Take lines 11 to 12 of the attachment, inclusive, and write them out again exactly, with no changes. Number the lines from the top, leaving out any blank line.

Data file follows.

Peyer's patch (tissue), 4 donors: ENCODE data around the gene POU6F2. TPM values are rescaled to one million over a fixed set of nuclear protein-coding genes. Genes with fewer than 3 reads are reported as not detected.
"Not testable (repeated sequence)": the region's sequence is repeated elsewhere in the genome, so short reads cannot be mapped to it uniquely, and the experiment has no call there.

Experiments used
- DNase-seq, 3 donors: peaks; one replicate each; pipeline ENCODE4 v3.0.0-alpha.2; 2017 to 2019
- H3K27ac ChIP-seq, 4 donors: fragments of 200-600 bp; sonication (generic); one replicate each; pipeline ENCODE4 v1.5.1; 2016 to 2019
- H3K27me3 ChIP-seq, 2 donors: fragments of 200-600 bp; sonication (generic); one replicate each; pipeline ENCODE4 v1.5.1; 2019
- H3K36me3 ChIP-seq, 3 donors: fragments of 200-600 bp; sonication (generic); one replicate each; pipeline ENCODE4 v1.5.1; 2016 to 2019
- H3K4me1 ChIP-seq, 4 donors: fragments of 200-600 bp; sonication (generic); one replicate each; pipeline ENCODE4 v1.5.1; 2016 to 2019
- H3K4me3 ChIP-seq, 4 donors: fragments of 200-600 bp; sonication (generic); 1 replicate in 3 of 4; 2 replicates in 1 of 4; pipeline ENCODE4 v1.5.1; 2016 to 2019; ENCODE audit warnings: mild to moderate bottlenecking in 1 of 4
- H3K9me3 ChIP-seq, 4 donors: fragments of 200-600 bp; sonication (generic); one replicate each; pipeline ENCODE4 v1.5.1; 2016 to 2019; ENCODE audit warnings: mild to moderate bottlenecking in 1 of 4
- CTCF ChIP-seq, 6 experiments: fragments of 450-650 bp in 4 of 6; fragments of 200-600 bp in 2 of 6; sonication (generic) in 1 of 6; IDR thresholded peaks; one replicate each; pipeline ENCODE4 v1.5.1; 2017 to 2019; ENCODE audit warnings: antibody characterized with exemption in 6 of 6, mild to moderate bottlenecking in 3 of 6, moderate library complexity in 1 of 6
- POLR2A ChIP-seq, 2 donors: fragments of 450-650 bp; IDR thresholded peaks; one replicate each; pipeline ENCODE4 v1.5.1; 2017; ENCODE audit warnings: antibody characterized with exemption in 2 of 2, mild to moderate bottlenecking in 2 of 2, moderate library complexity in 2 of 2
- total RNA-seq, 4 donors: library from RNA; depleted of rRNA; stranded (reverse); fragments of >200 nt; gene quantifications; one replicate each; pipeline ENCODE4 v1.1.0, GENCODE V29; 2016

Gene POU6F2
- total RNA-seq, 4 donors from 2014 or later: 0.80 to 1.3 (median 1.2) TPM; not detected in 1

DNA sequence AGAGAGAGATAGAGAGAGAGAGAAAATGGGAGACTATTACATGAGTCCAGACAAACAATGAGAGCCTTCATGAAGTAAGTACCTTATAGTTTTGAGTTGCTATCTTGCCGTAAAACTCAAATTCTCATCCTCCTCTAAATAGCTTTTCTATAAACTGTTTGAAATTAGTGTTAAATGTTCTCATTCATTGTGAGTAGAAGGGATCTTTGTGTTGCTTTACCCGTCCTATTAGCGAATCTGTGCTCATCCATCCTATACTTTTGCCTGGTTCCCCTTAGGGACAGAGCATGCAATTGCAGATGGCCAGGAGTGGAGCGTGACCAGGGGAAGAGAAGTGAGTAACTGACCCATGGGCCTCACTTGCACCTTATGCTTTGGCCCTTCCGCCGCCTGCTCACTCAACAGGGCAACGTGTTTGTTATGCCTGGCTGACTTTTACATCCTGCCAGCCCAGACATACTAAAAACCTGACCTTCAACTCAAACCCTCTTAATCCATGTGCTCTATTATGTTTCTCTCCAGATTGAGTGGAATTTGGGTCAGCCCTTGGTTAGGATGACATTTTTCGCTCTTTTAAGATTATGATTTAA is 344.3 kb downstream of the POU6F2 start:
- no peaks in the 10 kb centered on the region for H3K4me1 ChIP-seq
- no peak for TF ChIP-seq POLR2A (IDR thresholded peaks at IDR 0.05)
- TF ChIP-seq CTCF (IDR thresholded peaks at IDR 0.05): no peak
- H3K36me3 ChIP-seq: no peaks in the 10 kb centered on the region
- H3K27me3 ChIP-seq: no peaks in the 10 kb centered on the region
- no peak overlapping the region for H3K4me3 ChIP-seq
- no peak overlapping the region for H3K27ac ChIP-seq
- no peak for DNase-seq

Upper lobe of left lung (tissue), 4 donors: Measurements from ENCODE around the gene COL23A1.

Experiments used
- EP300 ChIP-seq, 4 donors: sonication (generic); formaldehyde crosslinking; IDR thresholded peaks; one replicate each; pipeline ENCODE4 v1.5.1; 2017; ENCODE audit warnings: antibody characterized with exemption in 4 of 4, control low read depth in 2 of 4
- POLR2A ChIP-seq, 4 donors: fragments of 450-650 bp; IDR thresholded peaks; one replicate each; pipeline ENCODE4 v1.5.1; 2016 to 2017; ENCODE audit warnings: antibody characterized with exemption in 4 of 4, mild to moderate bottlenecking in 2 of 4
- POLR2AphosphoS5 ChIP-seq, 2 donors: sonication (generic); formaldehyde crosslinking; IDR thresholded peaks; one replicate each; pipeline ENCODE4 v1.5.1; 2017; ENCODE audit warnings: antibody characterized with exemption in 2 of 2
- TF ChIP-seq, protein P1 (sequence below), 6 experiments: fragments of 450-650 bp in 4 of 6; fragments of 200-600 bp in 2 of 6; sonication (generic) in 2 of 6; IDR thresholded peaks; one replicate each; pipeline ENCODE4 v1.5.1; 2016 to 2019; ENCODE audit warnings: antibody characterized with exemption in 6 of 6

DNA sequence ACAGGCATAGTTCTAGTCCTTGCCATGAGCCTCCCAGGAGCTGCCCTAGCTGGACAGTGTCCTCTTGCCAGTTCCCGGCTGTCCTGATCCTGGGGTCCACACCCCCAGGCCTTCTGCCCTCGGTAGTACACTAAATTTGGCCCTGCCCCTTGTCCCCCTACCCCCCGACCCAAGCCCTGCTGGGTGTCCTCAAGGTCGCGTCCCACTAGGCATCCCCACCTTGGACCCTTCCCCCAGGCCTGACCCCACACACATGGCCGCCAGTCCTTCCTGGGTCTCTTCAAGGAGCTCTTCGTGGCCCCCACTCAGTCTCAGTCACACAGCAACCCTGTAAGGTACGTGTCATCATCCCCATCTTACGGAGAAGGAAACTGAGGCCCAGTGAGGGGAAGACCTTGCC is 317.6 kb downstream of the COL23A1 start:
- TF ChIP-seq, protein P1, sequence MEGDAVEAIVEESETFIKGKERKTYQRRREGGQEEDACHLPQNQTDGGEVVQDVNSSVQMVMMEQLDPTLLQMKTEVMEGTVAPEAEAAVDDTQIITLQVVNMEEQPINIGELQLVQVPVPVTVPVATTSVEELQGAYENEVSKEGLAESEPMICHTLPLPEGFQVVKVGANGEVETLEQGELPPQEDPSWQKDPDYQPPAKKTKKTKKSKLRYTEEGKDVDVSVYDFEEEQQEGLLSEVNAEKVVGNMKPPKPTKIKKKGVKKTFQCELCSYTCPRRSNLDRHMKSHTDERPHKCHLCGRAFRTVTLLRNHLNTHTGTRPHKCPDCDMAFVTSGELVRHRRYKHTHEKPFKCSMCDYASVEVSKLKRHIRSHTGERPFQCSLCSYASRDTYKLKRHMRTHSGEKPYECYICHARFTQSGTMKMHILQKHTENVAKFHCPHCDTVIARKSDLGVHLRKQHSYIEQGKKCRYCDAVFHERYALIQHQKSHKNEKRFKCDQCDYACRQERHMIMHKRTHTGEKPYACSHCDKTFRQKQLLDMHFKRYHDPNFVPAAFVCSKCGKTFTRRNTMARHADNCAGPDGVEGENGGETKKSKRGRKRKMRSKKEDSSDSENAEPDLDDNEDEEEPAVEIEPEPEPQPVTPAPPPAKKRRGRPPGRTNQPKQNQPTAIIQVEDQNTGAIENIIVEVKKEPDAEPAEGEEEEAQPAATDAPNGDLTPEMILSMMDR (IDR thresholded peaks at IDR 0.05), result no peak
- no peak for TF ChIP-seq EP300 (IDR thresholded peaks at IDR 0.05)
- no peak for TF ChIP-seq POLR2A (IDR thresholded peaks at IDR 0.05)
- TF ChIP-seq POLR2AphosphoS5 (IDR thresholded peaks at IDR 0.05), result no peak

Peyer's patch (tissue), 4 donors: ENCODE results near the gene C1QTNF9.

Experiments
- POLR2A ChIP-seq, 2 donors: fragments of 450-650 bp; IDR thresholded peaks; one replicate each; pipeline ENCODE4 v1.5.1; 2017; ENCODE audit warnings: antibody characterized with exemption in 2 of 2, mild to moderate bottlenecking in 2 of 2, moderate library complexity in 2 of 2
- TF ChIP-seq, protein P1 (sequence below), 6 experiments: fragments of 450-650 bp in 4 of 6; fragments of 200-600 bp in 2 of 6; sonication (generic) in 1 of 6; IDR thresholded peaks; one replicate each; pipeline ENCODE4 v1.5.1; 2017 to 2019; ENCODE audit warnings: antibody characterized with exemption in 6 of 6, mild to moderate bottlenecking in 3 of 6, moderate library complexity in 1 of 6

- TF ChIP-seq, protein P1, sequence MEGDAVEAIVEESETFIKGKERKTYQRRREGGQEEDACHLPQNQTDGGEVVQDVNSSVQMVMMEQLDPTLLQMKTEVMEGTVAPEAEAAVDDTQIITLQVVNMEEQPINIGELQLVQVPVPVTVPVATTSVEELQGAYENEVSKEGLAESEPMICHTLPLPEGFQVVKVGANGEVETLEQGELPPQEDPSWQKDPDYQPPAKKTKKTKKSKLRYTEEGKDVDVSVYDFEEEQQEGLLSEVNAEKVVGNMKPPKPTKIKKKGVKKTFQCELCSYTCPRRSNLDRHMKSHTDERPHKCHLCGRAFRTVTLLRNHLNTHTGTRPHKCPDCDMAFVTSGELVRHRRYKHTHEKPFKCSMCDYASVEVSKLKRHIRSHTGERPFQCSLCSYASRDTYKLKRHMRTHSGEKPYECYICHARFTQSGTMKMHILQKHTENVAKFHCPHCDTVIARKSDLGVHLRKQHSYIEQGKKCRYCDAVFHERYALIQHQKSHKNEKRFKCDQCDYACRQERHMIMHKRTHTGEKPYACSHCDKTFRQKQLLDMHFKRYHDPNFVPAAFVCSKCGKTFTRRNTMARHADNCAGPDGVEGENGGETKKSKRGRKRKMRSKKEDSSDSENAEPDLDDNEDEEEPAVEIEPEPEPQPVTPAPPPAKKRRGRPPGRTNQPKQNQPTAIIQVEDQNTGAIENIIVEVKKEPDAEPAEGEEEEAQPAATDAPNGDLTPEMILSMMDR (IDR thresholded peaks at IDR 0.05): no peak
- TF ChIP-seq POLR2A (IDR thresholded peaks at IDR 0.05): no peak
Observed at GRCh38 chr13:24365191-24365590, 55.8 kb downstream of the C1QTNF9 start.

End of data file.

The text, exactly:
- CTCF ChIP-seq, 6 experiments: fragments of 450-650 bp in 4 of 6; fragments of 200-600 bp in 2 of 6; sonication (generic) in 1 of 6; IDR thresholded peaks; one replicate each; pipeline ENCODE4 v1.5.1; 2017 to 2019; ENCODE audit warnings: antibody characterized with exemption in 6 of 6, mild to moderate bottlenecking in 3 of 6, moderate library complexity in 1 of 6
- POLR2A ChIP-seq, 2 donors: fragments of 450-650 bp; IDR thresholded peaks; one replicate each; pipeline ENCODE4 v1.5.1; 2017; ENCODE audit warnings: antibody characterized with exemption in 2 of 2, mild to moderate bottlenecking in 2 of 2, moderate library complexity in 2 of 2